percebes

Percebes – Food to Die For

Food to die for!

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A much sought-after delicacy found on the menu at Madrid and Barcelona’s finest restaurants are percebes or gooseneck barnacles.  A plate of these creatures from the sea could cost over a hundred euro or more and even at that price there is a constant demand for these delicacies.

The story of the gooseneck barnacle or percebes starts many miles away on the Costa de la Muerte, the aptly named Coast of Death on the coast of Galicia in Spain. This rocky coastline, the graveyard of some hundreds of ships, is where the percebeiros of Galicia risk life and limb to harvest this most valuable crop.

The percebe or gooseneck barnacle, which unlike other molluscs such as mussels, has so far resisted all attempts at cultivation, is to be found attached to the many rocks off the coast where it is battered by the rough Atlantic waves.

Firmly attached to the rockface, they thrive in the area between high and low tide and it seems that the finest specimens are found where the waves hit the rocks with the greatest force. Where they are to be found dictates that the best time for the percebeiros to brave the surf is at the full moon and the new moon. As the percebes live mainly below sea level, this is the time when at low tide they can be harvested.

Harvesting these expensive delicacies is no easy task. The percebeiros must climb onto the rocks and secure their ropes above the waterline before lowering themselves into the crashing waves. Armed with a metal spatula to prise the treasured barnacles from the rock they must labour precariously where the sea meets the rocks while constantly being pounded by the Atlantic waves. Working in small groups for safety, constant vigilance is needed. The force of the waves crashing on the rocks is a constant danger and a rogue wave can spell serious injury or worse. And worse does happen. The cruel sea claims percebeiros with disturbing regularity.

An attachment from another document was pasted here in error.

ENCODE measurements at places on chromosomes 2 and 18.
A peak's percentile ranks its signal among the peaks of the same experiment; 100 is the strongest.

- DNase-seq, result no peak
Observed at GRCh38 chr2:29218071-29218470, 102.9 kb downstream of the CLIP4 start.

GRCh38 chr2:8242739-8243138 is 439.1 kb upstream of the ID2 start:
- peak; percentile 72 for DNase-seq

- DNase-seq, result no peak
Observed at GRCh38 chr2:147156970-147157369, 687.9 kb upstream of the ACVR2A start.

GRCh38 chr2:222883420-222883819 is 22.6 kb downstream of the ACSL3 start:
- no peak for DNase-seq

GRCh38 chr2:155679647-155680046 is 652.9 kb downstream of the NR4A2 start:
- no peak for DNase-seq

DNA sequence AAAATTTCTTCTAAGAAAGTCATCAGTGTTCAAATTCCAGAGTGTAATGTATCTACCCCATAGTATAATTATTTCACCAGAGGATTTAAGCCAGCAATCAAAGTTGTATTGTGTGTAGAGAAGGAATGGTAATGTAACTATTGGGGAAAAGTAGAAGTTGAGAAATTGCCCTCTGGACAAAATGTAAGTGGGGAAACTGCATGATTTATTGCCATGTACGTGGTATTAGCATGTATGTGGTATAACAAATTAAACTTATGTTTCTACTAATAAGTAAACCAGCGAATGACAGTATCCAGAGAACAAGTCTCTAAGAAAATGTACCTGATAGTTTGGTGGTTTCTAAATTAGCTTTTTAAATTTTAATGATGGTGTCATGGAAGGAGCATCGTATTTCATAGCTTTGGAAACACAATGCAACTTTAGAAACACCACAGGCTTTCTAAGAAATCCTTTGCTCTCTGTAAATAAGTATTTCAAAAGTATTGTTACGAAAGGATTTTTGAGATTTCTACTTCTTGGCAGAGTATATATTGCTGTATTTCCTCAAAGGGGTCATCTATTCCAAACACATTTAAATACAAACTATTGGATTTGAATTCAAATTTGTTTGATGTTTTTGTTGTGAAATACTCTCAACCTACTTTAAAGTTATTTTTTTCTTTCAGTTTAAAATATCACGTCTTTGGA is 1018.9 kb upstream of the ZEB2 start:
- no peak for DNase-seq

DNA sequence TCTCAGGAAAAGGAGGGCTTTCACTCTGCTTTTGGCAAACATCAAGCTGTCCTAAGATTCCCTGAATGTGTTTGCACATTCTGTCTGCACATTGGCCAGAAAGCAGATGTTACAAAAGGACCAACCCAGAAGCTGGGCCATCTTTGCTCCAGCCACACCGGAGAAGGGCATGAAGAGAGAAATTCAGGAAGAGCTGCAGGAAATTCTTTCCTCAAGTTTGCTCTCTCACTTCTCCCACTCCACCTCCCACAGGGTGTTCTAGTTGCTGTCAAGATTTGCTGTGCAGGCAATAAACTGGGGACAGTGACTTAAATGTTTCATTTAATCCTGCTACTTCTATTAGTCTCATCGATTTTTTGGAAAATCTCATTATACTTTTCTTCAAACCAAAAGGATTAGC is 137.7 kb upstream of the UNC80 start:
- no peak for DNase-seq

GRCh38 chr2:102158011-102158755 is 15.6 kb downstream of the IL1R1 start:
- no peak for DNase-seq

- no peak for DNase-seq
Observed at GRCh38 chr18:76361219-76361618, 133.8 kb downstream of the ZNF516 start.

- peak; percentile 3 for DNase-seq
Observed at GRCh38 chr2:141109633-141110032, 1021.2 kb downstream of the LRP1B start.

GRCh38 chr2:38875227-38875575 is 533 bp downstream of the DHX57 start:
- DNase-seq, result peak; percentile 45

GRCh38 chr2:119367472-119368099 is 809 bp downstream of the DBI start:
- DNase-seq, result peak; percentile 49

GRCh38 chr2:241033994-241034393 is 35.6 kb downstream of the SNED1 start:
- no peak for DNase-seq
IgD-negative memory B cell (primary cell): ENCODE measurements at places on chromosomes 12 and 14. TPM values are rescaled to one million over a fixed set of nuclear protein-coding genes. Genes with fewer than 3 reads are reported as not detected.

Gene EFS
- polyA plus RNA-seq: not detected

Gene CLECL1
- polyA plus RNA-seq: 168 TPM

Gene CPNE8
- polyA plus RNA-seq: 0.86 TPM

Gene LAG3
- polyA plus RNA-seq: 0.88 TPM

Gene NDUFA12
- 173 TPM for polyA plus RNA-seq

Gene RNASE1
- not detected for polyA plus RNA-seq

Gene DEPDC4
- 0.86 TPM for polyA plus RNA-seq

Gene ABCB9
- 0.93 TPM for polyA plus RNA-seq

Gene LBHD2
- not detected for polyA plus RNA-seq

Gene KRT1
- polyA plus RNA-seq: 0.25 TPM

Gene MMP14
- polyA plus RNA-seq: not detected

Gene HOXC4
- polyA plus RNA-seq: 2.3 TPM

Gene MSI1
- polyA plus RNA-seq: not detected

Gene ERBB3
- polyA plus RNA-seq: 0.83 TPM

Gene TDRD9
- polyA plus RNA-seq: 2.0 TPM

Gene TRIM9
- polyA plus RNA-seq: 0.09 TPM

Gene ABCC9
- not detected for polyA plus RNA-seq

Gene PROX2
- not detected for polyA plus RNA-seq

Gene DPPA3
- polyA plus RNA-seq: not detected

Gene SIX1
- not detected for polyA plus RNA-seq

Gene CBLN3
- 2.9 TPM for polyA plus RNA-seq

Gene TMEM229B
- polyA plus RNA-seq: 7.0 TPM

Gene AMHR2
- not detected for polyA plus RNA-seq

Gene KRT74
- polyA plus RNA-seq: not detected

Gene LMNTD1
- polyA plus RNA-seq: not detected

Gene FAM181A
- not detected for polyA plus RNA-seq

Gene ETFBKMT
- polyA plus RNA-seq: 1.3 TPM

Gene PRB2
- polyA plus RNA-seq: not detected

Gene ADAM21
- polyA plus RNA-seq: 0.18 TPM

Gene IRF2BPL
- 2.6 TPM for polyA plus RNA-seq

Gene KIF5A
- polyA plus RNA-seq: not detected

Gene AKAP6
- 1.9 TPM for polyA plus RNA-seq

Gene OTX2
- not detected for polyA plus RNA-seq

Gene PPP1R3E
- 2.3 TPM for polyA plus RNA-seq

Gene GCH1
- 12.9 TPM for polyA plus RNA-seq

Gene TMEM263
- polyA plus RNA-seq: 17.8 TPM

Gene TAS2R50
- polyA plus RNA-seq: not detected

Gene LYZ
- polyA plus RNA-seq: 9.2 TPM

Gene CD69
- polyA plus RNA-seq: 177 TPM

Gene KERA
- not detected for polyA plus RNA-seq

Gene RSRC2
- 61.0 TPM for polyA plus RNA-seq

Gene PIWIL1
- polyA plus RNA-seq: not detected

Harvesting of the gooseneck barnacle is closely regulated. A percebeiro, who must be licensed, may only harvest some 6 kilos in a day and must sell them at the local Government controlled market. From here this jewel of the sea departs on its journey to the top tables of the big cities of Spain where they are simply prepared in boiling water, preferably sea water, for just a few minutes before being served without seasoning or sauce.

Perhaps the best way to enjoy  percebes without breaking the bank is in Galicia itself at Festa do Percebe in Corme which takes place in July each year.

You can check the date of the next festival here Percebes Festival in Corme, Galicia

 

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